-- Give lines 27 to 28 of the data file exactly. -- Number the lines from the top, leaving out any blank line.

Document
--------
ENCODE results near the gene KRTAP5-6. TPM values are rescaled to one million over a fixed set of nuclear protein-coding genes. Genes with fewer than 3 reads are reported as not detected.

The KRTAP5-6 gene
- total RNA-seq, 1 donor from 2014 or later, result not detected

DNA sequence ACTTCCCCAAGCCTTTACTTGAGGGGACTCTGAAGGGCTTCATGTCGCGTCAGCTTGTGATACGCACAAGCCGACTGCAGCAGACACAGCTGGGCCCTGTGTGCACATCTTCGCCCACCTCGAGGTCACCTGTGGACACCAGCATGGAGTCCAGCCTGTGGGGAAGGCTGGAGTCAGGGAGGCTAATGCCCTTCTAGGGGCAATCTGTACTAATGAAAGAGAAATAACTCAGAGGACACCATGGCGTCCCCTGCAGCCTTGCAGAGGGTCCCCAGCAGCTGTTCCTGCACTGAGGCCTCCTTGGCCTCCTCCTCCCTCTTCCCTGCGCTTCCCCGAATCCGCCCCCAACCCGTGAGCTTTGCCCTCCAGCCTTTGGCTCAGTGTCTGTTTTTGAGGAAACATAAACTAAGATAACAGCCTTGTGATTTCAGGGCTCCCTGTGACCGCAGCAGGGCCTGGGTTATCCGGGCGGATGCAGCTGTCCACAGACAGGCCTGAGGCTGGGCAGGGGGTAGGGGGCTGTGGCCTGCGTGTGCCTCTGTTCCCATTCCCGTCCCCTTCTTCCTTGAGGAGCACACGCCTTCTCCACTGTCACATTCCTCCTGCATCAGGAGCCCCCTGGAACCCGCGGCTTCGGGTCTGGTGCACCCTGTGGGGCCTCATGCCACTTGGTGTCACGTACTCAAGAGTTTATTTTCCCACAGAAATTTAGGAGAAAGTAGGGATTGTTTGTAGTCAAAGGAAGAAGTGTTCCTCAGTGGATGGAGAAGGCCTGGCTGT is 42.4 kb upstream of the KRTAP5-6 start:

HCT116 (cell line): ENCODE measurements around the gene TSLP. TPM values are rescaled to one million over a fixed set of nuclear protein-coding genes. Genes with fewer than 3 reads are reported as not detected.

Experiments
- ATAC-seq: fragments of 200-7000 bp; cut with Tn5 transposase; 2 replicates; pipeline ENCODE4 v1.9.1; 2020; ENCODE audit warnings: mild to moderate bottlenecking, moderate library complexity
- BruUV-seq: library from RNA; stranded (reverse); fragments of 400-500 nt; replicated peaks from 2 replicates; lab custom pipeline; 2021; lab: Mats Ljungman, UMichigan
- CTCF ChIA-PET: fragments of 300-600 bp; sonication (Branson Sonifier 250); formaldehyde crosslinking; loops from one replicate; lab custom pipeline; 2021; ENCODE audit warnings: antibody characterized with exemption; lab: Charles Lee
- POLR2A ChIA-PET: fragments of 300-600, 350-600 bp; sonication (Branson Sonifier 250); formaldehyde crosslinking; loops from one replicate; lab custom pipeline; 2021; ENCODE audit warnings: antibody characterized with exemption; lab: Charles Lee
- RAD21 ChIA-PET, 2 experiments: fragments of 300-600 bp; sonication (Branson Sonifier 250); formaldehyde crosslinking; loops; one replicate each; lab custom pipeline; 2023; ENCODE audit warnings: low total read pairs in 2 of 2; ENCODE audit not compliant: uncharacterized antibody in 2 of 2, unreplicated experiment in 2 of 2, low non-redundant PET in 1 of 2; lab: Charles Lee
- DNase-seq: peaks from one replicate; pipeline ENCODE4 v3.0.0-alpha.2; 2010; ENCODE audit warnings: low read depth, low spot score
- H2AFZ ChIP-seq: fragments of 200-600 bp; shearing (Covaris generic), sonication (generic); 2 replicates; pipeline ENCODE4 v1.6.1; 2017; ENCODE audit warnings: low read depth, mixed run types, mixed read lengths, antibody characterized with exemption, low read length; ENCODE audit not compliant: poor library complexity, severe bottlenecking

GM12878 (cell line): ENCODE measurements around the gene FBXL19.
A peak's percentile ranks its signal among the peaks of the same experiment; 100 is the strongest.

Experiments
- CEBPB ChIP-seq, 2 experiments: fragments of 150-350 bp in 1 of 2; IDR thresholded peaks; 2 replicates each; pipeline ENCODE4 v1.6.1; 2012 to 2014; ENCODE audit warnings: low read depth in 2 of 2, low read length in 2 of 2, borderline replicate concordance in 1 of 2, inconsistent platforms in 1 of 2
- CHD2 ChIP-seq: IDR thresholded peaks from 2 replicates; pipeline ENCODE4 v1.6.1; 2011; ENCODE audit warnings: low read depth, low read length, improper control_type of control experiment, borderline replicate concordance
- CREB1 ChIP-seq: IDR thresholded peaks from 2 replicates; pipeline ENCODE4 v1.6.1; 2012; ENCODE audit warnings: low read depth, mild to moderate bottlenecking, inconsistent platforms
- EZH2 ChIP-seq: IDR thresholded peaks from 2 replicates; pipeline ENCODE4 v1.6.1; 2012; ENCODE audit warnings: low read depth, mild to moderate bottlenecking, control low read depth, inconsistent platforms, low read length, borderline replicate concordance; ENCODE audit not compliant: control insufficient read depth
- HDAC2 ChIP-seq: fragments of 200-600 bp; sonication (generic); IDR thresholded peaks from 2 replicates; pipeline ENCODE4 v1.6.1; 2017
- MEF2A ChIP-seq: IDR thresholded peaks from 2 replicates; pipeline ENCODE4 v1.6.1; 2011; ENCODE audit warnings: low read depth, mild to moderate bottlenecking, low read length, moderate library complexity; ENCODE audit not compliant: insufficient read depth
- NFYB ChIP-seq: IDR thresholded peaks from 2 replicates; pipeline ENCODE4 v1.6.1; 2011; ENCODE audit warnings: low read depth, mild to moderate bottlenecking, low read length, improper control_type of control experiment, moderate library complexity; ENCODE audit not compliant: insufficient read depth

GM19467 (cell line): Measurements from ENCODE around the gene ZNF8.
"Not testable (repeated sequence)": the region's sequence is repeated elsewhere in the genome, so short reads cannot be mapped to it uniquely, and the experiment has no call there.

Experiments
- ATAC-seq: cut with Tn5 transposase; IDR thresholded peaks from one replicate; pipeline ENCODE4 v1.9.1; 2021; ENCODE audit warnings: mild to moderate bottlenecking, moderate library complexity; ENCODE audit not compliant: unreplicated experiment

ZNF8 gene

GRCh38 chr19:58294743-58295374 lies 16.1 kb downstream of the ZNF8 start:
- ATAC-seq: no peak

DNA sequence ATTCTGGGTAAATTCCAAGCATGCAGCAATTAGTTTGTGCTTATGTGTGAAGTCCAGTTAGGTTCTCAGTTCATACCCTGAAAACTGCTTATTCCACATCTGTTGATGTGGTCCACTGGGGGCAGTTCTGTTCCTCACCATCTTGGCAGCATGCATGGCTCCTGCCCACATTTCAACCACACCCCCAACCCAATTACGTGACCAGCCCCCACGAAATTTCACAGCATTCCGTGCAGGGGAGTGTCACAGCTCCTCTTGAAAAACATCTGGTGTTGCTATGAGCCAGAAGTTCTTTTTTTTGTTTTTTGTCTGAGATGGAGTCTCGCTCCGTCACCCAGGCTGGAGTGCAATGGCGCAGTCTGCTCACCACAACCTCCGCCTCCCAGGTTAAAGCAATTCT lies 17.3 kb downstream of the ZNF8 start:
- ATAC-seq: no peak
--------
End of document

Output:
- ATAC-seq: cut with Tn5 transposase; IDR thresholded peaks from one replicate; pipeline ENCODE4 v1.9.1; 2021; ENCODE audit warnings: mild to moderate bottlenecking, moderate library complexity; ENCODE audit not compliant: unreplicated experiment

ZNF8 gene